The new residents will be new drivers. If we don't invest aggressively in the road infrastructure throughout the area, it will be massive gridlock before we know it. Sure, we can't pave over everything, but we have more room than we have time to make many needed improvements.

Otherwise, just sit back in more and more traffic and wait for the misery.

Or take transit to understand how much worse it can get.

Posted by EyeOn TampaBay at 5:00 AM 

This post is contributed by EYE ON TAMPA BAY. The views expressed in this post are the blog publisher's and do not necessarily reflect those of the publisher of Bay Post Internet.

Cross Posted with permission from: Eye On Tampa Bay

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Tuesday, October 29, 2019

Identity Politics Hurting Dems 2020 Chances




Tampa, Fl
Tampa Bay Beat
By: Jim Bleyer








By Jim Bleyer
The conventional wisdom—that earlier this year projected the 2020 political demise of Donald Trump and Democratic control of the U.S. Senate and House of Representatives—lies in tatters.
Democrats themselves,  are responsible for dashing those high, if unrealistic expectations.  The majority of Americans abhor identity politics but major contenders for the Democratic presidential nomination employ that questionable strategy and their supporters have picked up on it to the tenth power.
”Identity politics” is defined a tendency for people of a particular religion, race, social background, etc., to form exclusive political alliances, moving away from traditional broad-based party politics.
It is believed identity politics has its roots in late 18th century Western Europe, triggered by animosity towards the Enlightenment’s universalistic values and human solidarity.  More recently—in the 1960s and 1970s—identity politics dovetailed with victimhood, the emerging moral authority.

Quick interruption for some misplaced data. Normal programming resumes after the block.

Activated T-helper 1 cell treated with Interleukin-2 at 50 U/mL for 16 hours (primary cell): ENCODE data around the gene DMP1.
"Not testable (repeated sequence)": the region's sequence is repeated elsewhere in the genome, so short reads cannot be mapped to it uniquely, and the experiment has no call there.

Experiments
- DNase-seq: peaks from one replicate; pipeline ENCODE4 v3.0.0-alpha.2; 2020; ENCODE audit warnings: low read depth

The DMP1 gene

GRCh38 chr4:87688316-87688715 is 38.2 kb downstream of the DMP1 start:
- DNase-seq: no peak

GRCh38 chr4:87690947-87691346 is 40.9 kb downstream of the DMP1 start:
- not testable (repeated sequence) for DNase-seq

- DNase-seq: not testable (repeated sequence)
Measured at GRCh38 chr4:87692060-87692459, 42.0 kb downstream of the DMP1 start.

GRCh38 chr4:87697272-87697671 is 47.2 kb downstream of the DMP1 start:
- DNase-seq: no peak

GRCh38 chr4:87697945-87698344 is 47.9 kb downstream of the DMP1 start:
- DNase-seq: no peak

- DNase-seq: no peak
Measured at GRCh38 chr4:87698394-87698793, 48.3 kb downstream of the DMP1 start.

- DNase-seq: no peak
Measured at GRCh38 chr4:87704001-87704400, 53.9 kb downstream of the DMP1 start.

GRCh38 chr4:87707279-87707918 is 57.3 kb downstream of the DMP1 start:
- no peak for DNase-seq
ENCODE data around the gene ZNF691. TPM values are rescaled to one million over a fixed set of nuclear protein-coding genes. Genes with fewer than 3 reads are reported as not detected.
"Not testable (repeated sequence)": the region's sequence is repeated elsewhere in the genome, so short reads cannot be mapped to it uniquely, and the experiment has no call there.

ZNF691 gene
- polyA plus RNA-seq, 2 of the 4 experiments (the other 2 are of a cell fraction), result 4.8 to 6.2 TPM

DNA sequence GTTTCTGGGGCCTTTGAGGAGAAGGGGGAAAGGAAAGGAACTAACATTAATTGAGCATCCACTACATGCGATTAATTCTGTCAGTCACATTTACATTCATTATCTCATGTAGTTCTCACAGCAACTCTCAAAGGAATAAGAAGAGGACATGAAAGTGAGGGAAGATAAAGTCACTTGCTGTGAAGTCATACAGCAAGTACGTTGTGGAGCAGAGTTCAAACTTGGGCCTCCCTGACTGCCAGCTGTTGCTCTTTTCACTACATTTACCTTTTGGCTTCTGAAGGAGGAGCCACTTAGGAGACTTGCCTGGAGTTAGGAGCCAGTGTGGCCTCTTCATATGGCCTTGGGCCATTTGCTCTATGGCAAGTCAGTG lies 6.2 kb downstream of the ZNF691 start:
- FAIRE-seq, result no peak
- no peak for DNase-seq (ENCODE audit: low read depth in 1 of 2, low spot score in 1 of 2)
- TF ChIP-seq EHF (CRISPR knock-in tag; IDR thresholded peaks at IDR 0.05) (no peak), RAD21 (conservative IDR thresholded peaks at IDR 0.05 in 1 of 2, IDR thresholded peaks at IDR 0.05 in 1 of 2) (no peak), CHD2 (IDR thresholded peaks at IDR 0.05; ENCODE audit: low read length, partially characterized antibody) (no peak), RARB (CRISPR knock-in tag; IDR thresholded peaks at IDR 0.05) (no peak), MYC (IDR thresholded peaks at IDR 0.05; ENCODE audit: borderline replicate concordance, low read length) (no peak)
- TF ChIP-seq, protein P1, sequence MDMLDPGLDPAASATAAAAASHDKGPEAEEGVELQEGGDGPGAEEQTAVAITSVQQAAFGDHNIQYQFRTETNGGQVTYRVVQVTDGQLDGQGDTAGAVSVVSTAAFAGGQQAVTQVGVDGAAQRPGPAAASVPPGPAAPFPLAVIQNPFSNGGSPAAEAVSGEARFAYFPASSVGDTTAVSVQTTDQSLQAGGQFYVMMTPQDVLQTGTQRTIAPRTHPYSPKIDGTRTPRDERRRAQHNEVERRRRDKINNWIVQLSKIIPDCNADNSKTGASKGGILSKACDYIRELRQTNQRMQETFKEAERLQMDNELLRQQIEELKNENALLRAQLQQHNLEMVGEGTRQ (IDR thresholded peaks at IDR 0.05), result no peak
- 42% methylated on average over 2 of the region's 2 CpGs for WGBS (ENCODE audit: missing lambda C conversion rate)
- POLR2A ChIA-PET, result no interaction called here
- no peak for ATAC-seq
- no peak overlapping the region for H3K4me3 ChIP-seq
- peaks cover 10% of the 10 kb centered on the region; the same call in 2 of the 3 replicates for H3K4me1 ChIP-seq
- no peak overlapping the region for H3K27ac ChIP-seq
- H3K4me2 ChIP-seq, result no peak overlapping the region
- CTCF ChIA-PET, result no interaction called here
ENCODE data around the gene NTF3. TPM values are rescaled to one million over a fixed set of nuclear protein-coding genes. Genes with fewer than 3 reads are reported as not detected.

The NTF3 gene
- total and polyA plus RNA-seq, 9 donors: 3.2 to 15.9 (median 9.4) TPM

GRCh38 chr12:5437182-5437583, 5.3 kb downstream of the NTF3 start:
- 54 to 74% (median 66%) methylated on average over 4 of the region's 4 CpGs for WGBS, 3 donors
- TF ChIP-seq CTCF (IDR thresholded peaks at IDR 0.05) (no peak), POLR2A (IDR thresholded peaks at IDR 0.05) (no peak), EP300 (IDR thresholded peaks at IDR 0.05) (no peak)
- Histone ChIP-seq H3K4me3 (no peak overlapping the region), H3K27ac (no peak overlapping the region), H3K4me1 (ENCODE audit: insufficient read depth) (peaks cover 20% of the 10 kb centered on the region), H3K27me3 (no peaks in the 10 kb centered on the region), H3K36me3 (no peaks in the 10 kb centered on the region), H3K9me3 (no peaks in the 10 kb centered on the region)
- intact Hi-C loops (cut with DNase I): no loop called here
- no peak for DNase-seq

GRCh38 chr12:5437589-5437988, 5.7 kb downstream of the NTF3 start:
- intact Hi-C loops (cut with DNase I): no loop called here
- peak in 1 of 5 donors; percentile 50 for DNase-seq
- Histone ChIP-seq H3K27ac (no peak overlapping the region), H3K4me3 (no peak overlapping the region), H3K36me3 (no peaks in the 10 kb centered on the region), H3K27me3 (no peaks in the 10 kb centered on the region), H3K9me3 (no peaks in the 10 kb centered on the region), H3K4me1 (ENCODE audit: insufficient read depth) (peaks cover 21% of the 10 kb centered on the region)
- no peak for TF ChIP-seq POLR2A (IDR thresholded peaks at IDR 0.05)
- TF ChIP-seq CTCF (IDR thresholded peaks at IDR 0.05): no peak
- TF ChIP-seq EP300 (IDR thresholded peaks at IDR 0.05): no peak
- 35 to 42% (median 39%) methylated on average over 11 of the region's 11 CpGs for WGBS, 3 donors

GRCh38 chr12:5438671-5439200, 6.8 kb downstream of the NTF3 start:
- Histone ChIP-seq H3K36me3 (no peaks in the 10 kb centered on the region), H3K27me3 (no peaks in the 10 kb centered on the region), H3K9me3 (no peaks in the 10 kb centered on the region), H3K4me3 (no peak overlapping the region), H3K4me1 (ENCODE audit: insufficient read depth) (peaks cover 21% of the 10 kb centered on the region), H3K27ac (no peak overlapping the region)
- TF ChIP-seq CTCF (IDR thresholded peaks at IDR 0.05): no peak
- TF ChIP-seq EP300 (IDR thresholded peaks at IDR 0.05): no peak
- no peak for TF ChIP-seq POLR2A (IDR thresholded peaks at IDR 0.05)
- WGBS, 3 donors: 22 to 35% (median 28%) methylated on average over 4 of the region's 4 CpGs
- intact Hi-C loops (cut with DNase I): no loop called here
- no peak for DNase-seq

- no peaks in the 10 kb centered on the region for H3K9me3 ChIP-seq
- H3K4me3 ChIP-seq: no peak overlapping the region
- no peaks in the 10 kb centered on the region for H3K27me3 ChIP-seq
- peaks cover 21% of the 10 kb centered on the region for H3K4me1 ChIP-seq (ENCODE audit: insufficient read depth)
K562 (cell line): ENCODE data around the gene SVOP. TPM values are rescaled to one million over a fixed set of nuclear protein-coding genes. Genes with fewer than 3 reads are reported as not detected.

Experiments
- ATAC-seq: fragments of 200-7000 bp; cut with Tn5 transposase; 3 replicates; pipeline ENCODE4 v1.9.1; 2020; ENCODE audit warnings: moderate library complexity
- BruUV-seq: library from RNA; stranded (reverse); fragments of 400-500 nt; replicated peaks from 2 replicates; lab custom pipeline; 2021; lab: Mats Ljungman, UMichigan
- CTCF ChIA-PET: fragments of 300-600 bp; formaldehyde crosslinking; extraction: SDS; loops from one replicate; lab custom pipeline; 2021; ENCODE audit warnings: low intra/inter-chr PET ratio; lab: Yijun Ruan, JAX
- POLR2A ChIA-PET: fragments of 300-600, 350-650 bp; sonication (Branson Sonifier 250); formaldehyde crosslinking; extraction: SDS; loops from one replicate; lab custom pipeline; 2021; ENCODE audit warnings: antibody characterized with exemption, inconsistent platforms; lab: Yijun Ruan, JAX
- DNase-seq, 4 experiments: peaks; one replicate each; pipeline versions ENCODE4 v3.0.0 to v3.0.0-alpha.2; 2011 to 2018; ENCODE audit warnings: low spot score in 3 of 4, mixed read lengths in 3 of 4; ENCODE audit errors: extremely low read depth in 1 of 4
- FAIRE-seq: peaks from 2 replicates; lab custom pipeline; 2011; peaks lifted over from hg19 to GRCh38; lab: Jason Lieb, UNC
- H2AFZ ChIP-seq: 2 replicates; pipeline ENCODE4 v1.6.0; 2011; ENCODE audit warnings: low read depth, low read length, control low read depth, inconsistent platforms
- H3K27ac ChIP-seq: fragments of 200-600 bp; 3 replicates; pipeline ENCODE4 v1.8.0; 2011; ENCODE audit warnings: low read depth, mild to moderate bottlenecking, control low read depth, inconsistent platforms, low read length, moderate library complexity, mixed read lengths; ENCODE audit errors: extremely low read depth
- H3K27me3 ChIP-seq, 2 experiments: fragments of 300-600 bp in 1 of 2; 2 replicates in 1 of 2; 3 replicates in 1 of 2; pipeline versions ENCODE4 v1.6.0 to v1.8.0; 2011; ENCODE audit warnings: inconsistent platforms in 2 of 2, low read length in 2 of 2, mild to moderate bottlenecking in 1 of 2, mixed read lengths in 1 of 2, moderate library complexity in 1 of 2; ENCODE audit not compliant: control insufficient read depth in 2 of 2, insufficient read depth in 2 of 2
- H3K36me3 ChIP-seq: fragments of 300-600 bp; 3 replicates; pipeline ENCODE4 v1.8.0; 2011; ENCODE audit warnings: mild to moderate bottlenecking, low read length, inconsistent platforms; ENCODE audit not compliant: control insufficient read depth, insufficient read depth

The practice boils down to pandering instead of addressing the many burning issues afflicting the majority of Americans.  The narrowness of identity politics shunts aside broad-based political movements that strike a chord with large voting blocs.
Elizabeth Warren wants transgender illegal aliens to bypass detention protocols and released upon their arrival.
”We must end unnecessary detention and enforce strict standards to keep trans migrants and asylum seekers safe—and I’ll continue holding our government accountable when they fail to do so,” she tweeted.
Mayor Pete Buttigieg has worn his religion, youth, and gayness on his sleeve as he pursues a coalition that makes him competitive in the primary season.  His centrism and chumminess with Facebook mogul Mark Zuckerberg seem to be campaign afterthoughts.
Rep. Beto O’Rourke and Sen. Cory Booker stress and that they favor legalizing marijuana and removing pot-related convictions from criminal records.  The two also oppose the death penalty and cash bail.
They are positive racial appeals and are considered noble by many but the pair have pigeonholed  themselves instead of addressing the worries of a wide swath of the electorate.
Sen. Kamala Harris, apparently unaware that identity politics has historically proven to be a net minus, was unapologetic about using it.
“I have a problem, guys, with that phrase, ‘identity politics’,” Harris told a progressive gathering ahead of the 2018 midterm elections. “Because let’s be clear, when people say that, it’s a pejorative. That phrase is used to divide, and it is used to distract. Its purpose is to minimize and marginalize issues that impact all of us. It is used to try and shut us up.”